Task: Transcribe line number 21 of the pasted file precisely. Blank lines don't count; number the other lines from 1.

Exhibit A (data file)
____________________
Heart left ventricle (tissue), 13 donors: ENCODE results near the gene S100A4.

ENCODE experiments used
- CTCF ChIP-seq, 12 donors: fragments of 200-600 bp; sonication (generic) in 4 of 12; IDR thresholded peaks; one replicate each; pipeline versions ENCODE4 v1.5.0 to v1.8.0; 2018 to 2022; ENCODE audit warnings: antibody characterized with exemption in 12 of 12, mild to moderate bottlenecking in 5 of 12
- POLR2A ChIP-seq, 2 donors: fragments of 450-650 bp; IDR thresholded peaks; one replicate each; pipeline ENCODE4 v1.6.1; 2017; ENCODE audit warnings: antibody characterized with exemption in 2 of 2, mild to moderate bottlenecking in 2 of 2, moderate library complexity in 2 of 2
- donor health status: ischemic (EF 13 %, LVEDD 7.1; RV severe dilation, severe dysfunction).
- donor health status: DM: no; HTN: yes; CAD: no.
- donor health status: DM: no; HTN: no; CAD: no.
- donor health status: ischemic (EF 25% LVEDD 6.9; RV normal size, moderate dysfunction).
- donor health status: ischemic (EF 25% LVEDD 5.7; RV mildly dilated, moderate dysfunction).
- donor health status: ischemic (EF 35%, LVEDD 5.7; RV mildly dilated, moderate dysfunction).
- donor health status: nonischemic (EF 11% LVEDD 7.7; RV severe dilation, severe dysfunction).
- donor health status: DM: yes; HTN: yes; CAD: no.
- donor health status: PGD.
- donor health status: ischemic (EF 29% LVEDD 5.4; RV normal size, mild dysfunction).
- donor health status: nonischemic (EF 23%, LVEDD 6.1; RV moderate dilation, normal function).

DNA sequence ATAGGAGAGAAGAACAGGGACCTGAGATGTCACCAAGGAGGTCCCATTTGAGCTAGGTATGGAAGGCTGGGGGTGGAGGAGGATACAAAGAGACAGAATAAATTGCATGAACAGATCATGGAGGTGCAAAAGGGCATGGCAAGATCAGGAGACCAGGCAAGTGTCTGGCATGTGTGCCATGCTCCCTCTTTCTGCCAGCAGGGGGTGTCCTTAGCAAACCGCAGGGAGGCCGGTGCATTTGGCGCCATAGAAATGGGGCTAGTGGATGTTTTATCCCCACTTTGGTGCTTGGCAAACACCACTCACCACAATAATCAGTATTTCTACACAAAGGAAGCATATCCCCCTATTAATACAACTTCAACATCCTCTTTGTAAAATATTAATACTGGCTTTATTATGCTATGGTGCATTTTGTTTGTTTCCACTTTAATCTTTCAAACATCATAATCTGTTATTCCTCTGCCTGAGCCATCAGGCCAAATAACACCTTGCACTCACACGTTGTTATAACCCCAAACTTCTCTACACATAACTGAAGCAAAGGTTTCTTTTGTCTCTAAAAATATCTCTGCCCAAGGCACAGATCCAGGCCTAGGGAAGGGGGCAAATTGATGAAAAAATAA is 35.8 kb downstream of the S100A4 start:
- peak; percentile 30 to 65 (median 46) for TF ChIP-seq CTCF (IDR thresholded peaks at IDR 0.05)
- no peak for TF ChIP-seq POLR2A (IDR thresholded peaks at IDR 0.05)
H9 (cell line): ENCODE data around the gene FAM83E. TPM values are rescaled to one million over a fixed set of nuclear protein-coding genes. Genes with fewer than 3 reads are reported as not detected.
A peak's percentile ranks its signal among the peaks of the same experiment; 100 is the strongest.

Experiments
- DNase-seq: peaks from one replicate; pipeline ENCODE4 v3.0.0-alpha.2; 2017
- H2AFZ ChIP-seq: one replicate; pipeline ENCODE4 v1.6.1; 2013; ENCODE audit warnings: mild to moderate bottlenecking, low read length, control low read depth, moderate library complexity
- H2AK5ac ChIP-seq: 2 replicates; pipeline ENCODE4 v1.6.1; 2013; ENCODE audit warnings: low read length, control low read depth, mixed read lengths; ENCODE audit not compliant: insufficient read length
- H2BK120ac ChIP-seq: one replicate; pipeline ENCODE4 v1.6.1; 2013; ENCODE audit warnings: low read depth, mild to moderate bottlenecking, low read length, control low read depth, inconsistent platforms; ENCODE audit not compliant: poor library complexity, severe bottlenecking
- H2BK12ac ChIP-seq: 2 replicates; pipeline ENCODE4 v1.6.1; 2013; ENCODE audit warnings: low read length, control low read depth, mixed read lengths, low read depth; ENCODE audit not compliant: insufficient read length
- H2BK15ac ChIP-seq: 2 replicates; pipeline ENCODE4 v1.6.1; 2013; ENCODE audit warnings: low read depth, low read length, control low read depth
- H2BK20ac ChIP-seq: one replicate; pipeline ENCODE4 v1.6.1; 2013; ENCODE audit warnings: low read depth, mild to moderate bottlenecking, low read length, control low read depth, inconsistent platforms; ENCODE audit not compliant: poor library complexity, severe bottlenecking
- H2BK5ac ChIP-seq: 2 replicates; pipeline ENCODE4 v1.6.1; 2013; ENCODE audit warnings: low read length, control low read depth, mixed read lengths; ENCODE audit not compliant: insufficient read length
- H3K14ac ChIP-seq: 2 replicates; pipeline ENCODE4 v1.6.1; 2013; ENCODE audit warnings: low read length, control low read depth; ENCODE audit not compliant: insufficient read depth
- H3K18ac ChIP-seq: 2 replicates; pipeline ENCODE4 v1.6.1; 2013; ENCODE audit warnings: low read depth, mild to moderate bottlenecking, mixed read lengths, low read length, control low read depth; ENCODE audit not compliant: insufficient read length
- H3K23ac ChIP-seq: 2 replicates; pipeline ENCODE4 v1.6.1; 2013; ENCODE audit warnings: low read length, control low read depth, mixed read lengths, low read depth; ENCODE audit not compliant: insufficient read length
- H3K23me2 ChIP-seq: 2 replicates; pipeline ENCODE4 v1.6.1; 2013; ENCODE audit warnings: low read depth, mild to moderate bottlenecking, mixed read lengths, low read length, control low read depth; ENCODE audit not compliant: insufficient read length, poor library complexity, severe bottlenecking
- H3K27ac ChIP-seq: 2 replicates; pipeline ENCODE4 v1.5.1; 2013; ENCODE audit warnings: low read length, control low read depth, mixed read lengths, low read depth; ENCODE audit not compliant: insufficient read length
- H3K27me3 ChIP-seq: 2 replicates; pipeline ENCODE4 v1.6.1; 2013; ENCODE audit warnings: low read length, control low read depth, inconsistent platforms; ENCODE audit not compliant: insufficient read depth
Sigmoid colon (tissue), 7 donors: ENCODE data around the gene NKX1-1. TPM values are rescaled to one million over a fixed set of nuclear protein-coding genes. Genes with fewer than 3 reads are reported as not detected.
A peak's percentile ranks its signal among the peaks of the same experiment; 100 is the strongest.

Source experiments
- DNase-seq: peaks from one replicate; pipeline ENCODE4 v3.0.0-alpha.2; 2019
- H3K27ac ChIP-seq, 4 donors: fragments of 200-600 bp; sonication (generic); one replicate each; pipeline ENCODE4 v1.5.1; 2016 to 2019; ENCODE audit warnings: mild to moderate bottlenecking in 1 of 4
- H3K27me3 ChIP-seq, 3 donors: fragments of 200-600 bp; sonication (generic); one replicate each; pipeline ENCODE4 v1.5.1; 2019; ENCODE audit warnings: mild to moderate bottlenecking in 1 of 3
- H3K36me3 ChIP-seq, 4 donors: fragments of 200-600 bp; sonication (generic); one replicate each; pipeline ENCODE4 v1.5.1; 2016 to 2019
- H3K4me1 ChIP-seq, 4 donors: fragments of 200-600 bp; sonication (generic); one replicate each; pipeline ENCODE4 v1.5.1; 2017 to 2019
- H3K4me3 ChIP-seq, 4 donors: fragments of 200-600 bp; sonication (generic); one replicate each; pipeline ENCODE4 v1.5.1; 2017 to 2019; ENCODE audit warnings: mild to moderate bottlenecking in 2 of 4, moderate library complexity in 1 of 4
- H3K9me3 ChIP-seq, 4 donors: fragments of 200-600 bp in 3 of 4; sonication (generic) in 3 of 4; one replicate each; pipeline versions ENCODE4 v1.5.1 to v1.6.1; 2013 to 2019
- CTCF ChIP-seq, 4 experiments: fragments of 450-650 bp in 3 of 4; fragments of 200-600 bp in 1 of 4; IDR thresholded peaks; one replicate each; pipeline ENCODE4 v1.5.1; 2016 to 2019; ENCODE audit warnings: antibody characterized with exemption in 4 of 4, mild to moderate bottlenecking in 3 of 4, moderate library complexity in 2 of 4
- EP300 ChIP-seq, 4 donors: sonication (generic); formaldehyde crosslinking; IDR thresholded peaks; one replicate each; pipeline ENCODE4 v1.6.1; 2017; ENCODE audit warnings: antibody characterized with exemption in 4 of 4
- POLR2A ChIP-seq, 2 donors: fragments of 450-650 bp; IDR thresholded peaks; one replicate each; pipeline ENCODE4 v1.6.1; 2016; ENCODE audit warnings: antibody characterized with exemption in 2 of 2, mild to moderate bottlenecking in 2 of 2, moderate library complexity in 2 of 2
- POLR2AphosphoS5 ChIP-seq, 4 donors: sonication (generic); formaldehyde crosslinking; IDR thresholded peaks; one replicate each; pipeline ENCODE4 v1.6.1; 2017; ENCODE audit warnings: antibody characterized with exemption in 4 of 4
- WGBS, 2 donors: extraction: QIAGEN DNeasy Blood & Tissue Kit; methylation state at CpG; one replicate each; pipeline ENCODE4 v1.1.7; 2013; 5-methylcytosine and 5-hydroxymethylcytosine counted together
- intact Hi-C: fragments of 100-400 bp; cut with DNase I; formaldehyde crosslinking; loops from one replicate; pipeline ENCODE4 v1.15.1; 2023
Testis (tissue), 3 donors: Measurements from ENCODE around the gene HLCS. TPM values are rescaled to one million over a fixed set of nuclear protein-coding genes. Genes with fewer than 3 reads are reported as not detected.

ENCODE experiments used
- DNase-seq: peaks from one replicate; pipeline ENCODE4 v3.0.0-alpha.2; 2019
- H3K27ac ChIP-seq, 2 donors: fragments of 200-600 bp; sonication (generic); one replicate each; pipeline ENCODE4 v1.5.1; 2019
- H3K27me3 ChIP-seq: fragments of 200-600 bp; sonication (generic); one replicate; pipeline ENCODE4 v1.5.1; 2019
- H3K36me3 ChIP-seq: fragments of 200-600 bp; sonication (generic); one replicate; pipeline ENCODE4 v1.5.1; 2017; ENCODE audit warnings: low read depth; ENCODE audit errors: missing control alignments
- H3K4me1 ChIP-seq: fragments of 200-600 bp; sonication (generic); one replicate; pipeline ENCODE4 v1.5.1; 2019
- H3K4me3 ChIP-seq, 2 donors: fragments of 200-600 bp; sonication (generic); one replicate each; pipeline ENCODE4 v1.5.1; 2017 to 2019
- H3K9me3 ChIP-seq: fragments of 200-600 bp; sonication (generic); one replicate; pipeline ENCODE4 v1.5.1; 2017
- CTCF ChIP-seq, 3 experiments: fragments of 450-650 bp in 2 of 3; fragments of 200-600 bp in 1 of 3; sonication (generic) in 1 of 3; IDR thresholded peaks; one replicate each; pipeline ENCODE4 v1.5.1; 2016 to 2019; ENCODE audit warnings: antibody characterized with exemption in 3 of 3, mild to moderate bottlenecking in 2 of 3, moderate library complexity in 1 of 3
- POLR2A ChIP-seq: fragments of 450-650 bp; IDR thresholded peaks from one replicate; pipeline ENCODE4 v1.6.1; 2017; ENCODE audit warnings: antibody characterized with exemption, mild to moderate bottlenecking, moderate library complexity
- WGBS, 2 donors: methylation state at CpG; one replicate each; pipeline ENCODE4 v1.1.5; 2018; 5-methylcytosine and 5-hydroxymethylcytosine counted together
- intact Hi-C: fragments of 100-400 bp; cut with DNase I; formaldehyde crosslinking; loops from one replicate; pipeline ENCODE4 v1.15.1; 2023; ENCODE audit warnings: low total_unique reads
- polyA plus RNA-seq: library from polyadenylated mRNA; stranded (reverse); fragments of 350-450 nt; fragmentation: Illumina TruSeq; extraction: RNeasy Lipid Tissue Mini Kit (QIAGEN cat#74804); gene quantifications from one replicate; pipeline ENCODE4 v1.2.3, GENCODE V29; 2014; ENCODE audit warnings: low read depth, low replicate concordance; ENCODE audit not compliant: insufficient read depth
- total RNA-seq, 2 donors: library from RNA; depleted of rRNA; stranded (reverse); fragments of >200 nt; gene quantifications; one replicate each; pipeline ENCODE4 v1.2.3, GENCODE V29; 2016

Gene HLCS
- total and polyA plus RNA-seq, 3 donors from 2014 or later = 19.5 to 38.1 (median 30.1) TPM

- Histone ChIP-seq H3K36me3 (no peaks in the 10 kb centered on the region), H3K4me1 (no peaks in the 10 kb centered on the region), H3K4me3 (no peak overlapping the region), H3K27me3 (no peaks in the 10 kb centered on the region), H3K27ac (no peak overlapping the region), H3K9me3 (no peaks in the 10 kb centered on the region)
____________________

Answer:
Experiments